Canada Goose under fire for use of coyote fur collars

(Courtesy by
(Courtesy by

Kaeleigh Phillips

Environment Reporter

Canada Goose coats have taken over Toronto winter fashion, and the popularity of fur trim collars has erupted as a result.

These collars tend to be made of coyote fur, and Canada Goose continues to be the number-one purchaser of coyote fur for their collars.

Adrian Nelson from the advocacy group Furbear Defenders said that coyotes can be shot and hunted, but for the fur trade they are not. He said the coyotes are trapped in a leg hold trap or possibly a snare.

He said that the animals are snared by their paws, it could be upwards to a couple of days before they are killed.

“The trap itself breaks bones,” said Nelson. “The animal struggles in the trap which causes injuries. If you leave a wild animal out there for days on end, it will fight for its life. The animal can chew off its paw to try and survive.”

The Canada Goose website states the company is committed to “the humane treatment of animals.”

Ontario Fur Managers Federation (OFMF) licenses and regulates the fur trapping industry in the province. There are currently 8,000 fur trappers in the province and southwestern Ontario traps the most wildlife out of any region in Canada.

“In Southern Ontario, there is no closed hunting season for coyotes,” said OFMF manager Robin Horwath.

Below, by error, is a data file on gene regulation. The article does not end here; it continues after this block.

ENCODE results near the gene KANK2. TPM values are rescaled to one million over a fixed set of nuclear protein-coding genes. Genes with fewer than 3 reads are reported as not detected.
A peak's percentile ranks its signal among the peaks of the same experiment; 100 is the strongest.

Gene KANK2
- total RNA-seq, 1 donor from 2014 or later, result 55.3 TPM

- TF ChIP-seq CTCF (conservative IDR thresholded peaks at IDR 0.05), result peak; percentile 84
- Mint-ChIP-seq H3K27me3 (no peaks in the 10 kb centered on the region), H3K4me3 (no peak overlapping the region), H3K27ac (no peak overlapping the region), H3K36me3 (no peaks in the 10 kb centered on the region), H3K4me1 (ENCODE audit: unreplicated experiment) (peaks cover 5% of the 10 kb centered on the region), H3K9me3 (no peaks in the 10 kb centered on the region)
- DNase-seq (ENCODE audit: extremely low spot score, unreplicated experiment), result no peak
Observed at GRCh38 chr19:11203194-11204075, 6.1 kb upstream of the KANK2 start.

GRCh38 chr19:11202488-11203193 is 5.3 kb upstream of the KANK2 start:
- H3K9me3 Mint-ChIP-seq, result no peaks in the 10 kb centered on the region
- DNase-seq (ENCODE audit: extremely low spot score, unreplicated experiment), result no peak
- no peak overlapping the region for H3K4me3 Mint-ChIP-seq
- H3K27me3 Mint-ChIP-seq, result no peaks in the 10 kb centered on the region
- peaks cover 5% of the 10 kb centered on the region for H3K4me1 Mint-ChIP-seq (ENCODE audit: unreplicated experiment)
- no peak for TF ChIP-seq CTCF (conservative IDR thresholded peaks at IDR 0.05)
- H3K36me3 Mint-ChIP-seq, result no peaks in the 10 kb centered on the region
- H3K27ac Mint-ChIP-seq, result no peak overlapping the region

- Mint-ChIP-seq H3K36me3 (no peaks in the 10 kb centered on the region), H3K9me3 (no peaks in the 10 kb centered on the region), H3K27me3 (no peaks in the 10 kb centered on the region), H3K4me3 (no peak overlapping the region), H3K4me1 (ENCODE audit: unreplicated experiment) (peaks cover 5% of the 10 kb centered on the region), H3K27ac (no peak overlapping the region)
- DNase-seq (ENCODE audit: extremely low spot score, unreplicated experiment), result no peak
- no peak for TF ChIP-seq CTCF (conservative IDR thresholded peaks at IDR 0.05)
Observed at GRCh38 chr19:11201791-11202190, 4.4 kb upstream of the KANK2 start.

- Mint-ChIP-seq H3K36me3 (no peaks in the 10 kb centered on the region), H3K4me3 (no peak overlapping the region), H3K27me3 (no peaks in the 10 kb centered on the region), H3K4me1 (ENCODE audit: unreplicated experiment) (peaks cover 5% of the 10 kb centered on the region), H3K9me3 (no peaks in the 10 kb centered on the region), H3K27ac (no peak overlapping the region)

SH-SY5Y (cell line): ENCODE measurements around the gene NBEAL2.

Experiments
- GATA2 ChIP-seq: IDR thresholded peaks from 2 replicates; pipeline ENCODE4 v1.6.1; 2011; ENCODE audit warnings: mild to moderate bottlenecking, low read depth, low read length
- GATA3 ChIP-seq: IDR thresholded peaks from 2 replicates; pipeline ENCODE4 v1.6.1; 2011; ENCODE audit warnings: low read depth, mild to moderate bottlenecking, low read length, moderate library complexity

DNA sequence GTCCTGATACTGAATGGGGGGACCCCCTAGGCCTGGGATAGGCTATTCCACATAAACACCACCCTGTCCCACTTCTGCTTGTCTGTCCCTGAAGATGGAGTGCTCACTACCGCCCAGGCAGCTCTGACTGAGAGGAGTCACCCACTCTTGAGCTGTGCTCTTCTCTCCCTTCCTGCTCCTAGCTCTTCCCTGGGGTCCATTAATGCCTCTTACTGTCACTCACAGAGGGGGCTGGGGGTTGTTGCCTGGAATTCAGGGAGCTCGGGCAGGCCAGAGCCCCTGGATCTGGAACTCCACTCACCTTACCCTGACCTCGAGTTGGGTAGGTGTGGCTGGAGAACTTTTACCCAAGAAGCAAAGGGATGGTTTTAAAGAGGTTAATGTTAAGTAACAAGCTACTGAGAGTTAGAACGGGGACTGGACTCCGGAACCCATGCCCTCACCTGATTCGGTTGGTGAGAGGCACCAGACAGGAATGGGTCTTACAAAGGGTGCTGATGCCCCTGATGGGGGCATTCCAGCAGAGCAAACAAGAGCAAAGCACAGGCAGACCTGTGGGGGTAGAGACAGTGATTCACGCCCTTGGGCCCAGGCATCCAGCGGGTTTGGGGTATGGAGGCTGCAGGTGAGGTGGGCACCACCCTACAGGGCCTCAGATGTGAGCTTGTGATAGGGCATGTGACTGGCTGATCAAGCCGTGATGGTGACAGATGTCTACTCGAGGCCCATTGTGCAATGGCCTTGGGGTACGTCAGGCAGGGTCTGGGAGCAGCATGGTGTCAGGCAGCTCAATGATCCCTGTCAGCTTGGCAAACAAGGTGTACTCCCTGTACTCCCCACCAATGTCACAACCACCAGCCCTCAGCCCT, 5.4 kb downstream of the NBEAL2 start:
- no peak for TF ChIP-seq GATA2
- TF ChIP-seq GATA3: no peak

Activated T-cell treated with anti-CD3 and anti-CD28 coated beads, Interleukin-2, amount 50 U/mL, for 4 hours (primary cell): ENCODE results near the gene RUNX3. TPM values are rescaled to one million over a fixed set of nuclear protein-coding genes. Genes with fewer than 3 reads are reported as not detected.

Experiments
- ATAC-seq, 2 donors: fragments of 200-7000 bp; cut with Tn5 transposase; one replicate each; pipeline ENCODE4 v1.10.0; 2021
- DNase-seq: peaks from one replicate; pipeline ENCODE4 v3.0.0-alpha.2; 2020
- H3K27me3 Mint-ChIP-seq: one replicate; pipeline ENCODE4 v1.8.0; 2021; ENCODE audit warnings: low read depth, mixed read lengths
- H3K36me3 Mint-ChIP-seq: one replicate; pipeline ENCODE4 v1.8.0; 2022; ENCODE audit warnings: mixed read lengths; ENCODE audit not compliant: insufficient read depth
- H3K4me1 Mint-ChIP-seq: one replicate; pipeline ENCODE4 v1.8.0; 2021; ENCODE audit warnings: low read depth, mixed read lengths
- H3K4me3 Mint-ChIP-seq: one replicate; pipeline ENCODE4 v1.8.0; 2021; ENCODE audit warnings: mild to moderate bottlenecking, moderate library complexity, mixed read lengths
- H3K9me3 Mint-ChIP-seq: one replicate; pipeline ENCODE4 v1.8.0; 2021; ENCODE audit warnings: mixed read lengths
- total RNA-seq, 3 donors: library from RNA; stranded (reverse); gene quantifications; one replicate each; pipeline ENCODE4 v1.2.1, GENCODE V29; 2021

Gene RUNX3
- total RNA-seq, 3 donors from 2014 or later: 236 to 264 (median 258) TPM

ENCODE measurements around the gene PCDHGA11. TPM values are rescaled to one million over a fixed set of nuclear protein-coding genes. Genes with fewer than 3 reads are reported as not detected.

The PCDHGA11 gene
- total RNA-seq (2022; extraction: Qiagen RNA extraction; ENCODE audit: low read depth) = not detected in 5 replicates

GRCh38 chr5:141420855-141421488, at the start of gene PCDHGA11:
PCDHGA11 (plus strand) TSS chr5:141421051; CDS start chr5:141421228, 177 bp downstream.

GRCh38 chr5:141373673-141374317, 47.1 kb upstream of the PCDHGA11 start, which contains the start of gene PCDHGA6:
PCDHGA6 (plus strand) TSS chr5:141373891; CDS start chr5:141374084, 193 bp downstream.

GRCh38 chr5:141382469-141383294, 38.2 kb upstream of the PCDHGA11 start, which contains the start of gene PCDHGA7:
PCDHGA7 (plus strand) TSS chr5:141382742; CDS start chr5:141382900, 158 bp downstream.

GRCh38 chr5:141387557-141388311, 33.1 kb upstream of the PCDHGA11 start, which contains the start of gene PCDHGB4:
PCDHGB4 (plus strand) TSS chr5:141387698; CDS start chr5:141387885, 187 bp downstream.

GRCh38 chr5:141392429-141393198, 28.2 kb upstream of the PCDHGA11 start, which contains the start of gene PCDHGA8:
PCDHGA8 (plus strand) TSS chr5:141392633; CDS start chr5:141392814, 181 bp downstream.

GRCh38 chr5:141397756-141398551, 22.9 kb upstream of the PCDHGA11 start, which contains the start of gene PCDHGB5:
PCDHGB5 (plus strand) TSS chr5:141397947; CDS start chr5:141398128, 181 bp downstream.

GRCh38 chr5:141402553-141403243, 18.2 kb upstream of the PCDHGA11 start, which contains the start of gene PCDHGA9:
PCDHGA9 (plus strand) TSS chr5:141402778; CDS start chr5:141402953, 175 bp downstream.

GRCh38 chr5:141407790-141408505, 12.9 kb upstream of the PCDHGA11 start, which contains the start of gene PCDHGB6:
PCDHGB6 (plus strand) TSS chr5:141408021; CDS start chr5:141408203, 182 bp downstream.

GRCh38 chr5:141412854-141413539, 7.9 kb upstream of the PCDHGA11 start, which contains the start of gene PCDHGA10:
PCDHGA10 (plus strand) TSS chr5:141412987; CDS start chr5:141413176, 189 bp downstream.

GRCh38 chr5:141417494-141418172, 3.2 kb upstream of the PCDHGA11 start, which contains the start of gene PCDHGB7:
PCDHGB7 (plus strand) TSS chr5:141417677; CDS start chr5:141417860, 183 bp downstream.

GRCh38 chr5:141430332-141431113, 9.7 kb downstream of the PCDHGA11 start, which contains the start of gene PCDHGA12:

Humber College students wearing Canada Goose jackets didn’t know they were wearing real fur or that it was coyote fur.

“I like it without the fur,” said Electrical Engineering student Jay Kim, 22. “It is getting thinner every year and it is unnecessary,”

Humber Tourism student Xiao Gao, 20, said he was surprised to find out he was wearing real fur.

“Before I bought it, I didn’t expect it to be real fur,” he said. “The fur isn’t very functional.”

Humber College tourism management student Anita Zhag, 18, said she asked questions before she purchased her $350 TNA jacket, $500 cheaper than Canada Goose.

Zhag said she purposely avoided Canada Goose because it uses real fur.

“I don’t wish it was real fur. I don’t want it to be real fur because I feel like I would be wearing a dead animal body around my head,” she said.

Nelson said that labeling fur products is not required. “It is how the industry is duping people into wearing fur,” he said. “It isn’t classified as a textile, which leads people to buy a coat and not realize it is real fur.”

Nelson emphasized that access to labeling information on real fur products is the first step to educating consumers to buy responsibly and ethically.

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